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RealClearPolitics HorseRaceBlog

By Jay Cost

« On the Michigan Results | HorseRaceBlog Home Page | On Yesterday's Results »

Can Mitt Catch On?

Romney's win in Michigan keeps his candidacy alive - but what are the odds that he will win the nomination? I'm not sure, but they are much reduced from what they were six months ago.

Early last year, the Romney campaign put together a plan that - if it panned out - would probably have won him the nomination. The idea was for Romney to build a huge war chest that would enable him to compete everywhere. He would then win Iowa and New Hampshire, emerge as the consensus Republican candidate, and overwhelm the rest of the field.

But the plan backfired. Romney lost Iowa, and then he lost New Hampshire. Accordingly, he is not the consensus candidate of the party. Far from it. While he has a toehold in the GOP electorate, that's all he has. The recent Pew poll offers cross-tabs that tell the story in vivid detail. Even though the poll was completed before the Michigan primary, there is still a good bit to learn from it:

Pew Poll.jpg

Huckabee's strength is with evangelicals. McCain's strength is with self-identified moderates and liberals; he is also strong among mainline Protestants and Catholics. Romney wins a solid portion of self-identified conservatives - but he is in a three-way statistical tie with Huckabee and McCain for their support. Clearly, he has not yet broken through with either demographic - be it ideological or religious. You could also slice the party by income - and you would see the same result. McCain dominates; Huckabee has a fair share; Romney has not broken through.

I think this is why Romney is skipping South Carolina. With the current alignment of the vote - Romney cannot expect to win a sufficient slice of the South Carolina electorate. His victory in Michigan might have shifted things in his favor (we'll know in a few days) - but obviously not enough to put South Carolina in play for him.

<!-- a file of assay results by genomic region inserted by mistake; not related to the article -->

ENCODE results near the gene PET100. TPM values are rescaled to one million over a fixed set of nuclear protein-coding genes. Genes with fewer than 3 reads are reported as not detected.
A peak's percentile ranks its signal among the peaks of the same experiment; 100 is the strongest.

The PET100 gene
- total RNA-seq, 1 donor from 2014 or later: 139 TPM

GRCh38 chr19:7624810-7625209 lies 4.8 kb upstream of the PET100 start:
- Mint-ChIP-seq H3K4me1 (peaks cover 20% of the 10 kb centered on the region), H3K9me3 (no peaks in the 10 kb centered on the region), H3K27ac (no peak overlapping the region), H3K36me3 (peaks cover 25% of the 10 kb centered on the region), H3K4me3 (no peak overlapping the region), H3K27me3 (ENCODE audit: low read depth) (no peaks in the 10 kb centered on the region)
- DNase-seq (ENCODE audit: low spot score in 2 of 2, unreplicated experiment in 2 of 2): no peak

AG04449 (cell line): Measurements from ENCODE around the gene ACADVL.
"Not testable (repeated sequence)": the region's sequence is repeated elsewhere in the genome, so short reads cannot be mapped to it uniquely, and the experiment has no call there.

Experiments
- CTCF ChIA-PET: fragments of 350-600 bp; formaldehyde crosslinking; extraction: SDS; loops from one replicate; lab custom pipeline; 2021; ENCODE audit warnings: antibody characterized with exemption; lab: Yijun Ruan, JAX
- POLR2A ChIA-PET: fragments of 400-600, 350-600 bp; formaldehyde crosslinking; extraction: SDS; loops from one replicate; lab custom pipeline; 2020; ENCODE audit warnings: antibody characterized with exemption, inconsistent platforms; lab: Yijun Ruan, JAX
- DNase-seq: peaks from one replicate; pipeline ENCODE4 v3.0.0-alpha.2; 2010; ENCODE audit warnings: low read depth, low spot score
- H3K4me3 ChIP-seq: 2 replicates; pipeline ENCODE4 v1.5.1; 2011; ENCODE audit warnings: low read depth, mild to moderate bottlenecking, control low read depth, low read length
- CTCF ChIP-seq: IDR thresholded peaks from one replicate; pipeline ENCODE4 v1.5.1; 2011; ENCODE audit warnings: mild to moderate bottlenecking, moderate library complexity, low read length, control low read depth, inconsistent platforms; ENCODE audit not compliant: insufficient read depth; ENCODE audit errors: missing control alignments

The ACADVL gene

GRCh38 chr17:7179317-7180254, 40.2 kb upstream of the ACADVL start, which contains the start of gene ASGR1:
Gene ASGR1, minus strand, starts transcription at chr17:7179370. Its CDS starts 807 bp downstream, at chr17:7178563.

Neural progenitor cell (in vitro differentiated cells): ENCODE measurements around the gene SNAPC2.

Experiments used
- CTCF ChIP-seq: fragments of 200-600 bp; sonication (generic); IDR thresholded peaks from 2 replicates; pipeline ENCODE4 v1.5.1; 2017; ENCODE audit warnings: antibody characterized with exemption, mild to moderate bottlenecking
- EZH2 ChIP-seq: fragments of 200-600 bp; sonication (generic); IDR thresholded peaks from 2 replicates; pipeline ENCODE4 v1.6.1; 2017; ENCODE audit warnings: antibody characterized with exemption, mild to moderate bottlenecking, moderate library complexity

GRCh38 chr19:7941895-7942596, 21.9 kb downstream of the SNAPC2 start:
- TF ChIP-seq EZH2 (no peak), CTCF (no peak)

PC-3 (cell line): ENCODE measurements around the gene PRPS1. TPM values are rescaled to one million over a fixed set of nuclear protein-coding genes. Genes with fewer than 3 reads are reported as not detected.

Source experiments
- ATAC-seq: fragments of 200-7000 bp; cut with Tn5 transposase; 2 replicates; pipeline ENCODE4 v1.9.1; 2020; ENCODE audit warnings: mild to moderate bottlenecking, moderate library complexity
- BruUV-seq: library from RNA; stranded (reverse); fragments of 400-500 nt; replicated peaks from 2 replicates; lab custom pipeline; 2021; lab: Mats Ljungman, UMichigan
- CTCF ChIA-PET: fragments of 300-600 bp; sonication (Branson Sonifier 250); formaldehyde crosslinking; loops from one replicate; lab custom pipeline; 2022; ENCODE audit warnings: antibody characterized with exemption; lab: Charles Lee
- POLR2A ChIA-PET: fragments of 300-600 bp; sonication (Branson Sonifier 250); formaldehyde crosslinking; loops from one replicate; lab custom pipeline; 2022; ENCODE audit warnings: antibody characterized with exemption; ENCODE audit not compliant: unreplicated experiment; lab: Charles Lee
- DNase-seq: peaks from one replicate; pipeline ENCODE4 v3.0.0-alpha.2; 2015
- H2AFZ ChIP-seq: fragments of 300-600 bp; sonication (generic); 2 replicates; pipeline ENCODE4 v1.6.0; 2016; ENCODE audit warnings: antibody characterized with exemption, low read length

So, what is Romney's angle on the nomination? He heads to Nevada and wins that state's uncontested caucus. This keeps him viable until Florida, regardless of what happens in South Carolina. He then gives Florida everything he's got.

Will it work? I don't know. He has another potential problem.

Why is it that most primary candidates refuse to run sustained, intense negative campaigns? The answer is that everybody is basically on the same side. An attacking candidate has to be careful about his opponent's core supporters. He runs the risk of alienating them - and they might ultimately refuse to support him after their guy drops out of the race. Romney might find himself in that situation. His attacks on McCain and Huckabee have been as sustained and intense as any this cycle. And there is evidence that this has damaged him with the Mac and Huck factions.

The Pew poll found that Romney's net favorable rating among these voters is not very strong: just +7% among McCain voters, and a whopping -9% among Huckabee voters. Of course, the sample sizes informing these statistics are small - but they are large enough to validate this modest conclusion: Romney is relatively weak among Huckabee and McCain supporters. For comparative purposes: McCain is +30% among Huckabee supporters; Huckabee is +15% among McCain supporters; Giuliani is an eye-popping +69% among McCain supporters, and +33% among Huckabee supporters. [A problem Romney will confront if he wins the GOP nomination: he has a net -12% favorable rating among the general electorate. I'd wager this is also a consequence of the negative tenor of his campaign in recent months.]

This could create problems for Romney in Florida, depending on how things turn out in South Carolina. Following Pew, it does not seem that Romney is the second choice of a plurality of Huckabee voters or McCain voters. The situation in Florida might be different than what Pew finds on the national level, but I doubt it is significantly so. My sense is that if Floridians bolt Huckabee after he loses South Carolina - a plurality will go to McCain, not Romney. Similarly, if they bolt McCain - a plurality will go to Giuliani, not Romney. Generally, Pew and other pollsters have found Romney in third or fourth place when it comes to second choices. Pew also finds that 20% of Republicans will never vote for Romney, making him more "unacceptable" than McCain or Giuliani.

In light of this, I think that what Romney needs is a nominal Huckabee (or Thompson) victory in South Carolina. It would keep the field as open as possible. If the Florida electorate is split four or five ways, Romney might be able to pull out a victory based on his current coalition - thus giving him an opportunity to expand it in advance of Super Tuesday.

Ironically, Giuliani is in the same position. This is one of the strangest features of this year's race. Romney has competed everywhere, Giuliani has competed nowhere - but they are both stuck in the middle and in need of an open field.

-Jay Cost